Today, 6 p.m.
The battle of the UCs last took to the hardwood just 41 days ago.
Much has transpired on either side in the 10 games since that Jan. 3 matchup – a 79-65 win for UCLA – as both teams have seen their respective seasons take some interesting turns.
The Bruins came into that conference-opening game boasting a six-game win streak. It didn’t end there as they would go on to post four more consecutive victories. Things then fell apart. UCLA lost three of its next four games and fell out of the national rankings.
Cal meandered through the early part of the conference schedule, alternating wins and losses.
Recently, both teams have found more solid footing. UCLA (18-6, 8-3 Pac-12) swept the Washington schools at home while Cal (14-9, 6-5) seems to be playing its best basketball of the season, having knocked off conference front runners Oregon and Arizona in two of its last three games.
With surer identities in hand, the rivals will meet again tonight at Haas Pavilion, the Bruins looking to remain tied atop the conference standings, the Golden Bears looking to defend their home court and bust out of a four-way tie for fifth place.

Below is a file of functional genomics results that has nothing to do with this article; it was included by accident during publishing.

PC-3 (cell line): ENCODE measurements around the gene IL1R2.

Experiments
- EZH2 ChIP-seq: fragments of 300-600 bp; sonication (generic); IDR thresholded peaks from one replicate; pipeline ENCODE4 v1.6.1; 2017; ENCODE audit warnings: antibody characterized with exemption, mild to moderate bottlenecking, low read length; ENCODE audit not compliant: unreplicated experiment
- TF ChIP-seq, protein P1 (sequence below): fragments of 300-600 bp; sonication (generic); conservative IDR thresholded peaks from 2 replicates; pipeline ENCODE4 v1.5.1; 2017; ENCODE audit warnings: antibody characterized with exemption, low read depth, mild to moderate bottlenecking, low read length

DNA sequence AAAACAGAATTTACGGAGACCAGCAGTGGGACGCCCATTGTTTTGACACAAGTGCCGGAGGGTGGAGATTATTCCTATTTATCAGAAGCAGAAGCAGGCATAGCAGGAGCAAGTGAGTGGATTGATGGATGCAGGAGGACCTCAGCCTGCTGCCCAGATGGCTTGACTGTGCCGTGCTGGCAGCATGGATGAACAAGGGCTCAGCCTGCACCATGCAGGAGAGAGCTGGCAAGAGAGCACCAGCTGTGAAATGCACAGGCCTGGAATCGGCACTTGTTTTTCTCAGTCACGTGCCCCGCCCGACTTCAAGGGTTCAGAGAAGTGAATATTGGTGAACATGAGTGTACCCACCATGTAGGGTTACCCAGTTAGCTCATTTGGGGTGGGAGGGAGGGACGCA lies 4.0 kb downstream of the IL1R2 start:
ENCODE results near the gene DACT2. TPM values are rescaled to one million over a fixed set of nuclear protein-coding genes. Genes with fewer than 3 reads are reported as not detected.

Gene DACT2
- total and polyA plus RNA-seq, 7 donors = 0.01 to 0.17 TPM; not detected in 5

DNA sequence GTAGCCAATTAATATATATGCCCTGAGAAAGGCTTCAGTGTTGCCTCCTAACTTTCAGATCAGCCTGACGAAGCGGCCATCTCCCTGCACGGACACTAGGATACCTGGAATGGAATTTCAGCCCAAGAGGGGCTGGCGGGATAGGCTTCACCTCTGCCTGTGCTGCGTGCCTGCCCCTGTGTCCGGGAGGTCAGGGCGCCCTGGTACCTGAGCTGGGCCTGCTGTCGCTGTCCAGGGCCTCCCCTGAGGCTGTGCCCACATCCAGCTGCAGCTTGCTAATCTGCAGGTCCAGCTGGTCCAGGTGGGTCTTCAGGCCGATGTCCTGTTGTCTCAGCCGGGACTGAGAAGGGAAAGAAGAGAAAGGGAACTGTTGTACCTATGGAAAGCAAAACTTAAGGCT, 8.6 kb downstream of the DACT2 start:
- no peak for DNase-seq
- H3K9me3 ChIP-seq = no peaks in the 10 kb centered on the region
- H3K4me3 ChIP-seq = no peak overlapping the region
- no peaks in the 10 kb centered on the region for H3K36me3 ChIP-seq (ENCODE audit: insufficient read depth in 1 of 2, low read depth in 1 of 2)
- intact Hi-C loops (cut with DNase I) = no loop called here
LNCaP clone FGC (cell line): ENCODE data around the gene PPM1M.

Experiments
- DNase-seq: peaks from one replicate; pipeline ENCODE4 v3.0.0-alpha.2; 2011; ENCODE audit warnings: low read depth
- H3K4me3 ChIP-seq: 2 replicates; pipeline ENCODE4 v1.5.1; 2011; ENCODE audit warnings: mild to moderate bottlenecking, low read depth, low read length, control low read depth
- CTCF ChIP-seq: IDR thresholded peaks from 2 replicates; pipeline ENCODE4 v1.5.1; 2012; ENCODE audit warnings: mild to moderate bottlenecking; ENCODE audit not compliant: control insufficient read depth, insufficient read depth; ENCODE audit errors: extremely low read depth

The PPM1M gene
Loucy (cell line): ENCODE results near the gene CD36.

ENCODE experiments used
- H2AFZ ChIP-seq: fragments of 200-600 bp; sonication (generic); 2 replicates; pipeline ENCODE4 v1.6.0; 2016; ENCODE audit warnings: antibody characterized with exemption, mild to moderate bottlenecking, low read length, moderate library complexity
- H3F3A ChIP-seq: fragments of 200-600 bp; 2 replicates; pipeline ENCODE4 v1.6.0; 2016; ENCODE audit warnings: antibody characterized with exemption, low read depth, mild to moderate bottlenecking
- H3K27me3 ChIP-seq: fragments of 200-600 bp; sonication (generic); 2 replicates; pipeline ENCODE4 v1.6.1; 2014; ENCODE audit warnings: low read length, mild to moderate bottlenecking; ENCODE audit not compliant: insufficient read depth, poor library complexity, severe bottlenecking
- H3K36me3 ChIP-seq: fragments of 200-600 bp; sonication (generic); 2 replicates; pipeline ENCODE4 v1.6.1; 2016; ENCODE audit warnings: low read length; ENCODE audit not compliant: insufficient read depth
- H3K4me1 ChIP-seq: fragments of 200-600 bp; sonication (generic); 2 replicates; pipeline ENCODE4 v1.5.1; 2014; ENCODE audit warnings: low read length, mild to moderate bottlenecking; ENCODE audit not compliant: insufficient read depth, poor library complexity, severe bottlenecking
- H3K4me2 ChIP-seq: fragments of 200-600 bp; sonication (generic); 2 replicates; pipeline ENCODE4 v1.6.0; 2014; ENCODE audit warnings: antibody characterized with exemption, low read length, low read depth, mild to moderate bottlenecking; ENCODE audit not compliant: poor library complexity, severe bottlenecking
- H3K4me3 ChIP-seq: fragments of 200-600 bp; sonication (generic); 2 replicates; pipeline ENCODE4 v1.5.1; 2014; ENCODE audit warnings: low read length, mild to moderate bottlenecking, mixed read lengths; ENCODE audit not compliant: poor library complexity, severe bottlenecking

UCLA expects a much different game than the one played in January.
“We know Cal has had a few big wins these last couple weeks,” said freshman guard Kyle Anderson. “They’re going to be ready to play and trying to turn their season around.”
Much to UCLA’s dismay, part of its identity of late has been an inability to grab rebounds.
UCLA coach Ben Howland continues to stress the importance of rebounding to his team, and for good reason.
UCLA was beaten in the rebounding department in nine of its first 11 conference games.
“You have to tell your mind to go to the boards every time,” said freshman guard Shabazz Muhammad. “Some people stand and watch or leak out. That’s something we have to take notice of.”
The Bruins have been able to mask their rebounding woes by keeping turnovers down and being efficient on offense, according to Howland. Case in point: the last meeting between the two teams. Cal won the battle of the boards 45-37, but UCLA turned the ball over just seven times to Cal’s 11.
Howland has been around long enough to realize that style of play isn’t sustainable.
“If we’re going to have a chance to win this conference, we’re not going to win it continuing on the path we’re on from a rebounding standpoint,” Howland said.
With contributing reports from Ryan Menezes, Bruin Sports senior staff.
Email Strong at firstname.lastname@example.org.